Heavy Table’s Dessert Picks at Cafe Latté
This past June, in the same week that The Heavy Table made its way through 14 Minnesota- and Wisconsin-made pies, the folks at Serious Eats in New York took on an even bigger challenge. The team visited a New Jersey Cheesecake Factory and tried every flavor of cheesecake on the menu. That’s 33 flavors, if you’re counting. Impressed rather than disgusted, we asked ourselves, What would be the Twin Cities equivalent of such a feat? The conclusion: We’d try every dessert at St. Paul staple Cafe Latté.
Why Cafe Latté? Though the Grand Avenue institution boasts an extensive menu of sandwiches, salads, soups, and pizzas, it’s best known for its rich, toothsome, and generously proportioned cakes. In particular, its turtle cake has a devoted following and attention from the Food Network. (You can find the recipe on the Food Network website as well as Cafe Latté’s site.) But as we discovered during our feast, not every dessert is worthy of such lofty praise.
Budget and time limited our selection to $75 worth of treats (individual slices range from $4.50 to $5.50), but considering that we purchased nearly every cake, cheesecake, and tart in the bakery case on a recent Sunday, we think we got a more-than-representative sample of the sinful and sugary slices Cafe Latté offers. And with a pot of hot coffee at the ready, we dug in — tasting, debating, and, surprisingly, agreeing on almost every favorite.
Best Chocolate Dessert
We sampled four chocolate desserts — Cafe Latté’s famous turtle cake (above), the chocolate buttercream cake, the chocolate chocolate cake, and the chocolate cupcake — and came to the conclusion that all followed the same basic cake recipe. But the dark, cocoa-rich cake didn’t receive universal raves. We found that it was the topping and filling of each slice that ultimately made it a satisfying dessert.
The chocolate buttercream cake was the standout — the light, moderately sweet frosting was on par with the sugar level of the cake and added an appropriate amount of moisture to each bite. Though some felt the buttercream was a bit grainy, overall the cake was the most successful of the bunch. The turtle cake, on the other hand, was often cited as too sweet, depending on how much fudgy frosting and caramel sauce each taste tester got on his or her piece. Deemed a “good milk-and-cake cake” by one, the turtle also was called “unsatisfactory” by another — the same person who said the chocolate buttercream “satisfies the id.”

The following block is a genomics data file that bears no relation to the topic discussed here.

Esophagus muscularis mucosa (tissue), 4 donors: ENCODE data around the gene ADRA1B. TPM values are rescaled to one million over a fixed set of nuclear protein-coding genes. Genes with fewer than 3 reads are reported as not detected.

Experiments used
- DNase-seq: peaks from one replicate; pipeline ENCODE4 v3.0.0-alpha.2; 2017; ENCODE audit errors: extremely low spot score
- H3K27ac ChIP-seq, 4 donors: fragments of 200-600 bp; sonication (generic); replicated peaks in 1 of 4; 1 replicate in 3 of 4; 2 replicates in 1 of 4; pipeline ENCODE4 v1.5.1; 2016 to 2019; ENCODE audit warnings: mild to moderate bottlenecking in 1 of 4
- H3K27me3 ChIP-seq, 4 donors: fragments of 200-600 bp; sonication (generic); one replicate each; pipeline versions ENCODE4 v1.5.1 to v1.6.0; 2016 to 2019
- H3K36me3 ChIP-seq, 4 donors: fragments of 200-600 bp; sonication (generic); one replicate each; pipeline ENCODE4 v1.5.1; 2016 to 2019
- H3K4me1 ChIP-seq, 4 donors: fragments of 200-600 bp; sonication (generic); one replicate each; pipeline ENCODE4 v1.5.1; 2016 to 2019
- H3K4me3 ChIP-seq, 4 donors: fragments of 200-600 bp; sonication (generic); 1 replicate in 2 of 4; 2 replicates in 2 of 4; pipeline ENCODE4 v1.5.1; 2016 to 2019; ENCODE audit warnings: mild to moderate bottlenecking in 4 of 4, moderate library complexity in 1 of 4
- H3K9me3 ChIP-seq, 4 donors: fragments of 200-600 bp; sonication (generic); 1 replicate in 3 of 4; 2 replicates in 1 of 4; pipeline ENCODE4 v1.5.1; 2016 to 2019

The chocolate cupcake was in the unfortunate position of being the last dessert sampled, but our raging sugar high couldn’t make us overlook the gritty icing. The chocolate chocolate cake “tastes like competent boxed-mix cake,” according to one, and rated “not interesting” by many.
Though not featuring the same chocolate cake base as the other four, a chocolate tres leches cake also came up for critique. While we appreciated the cake’s light texture, the chocolate flavor reminded us of Chocolate Nesquik, and the cake was cited as “forgettable” by several.
These cakes were labeled cheesecakes, but we didn’t think Cafe Latté was accurate in the description. All four cheesecakes we tried had a whipped filling that was much lighter than traditional cheesecakes, and the crust on most was barely existent. “It reminds me of [a cake] my mom makes with Cool Whip,” remarked one taster, and I assume the Serious Eats crew, if they ever dare to eat cheesecake again, would agree.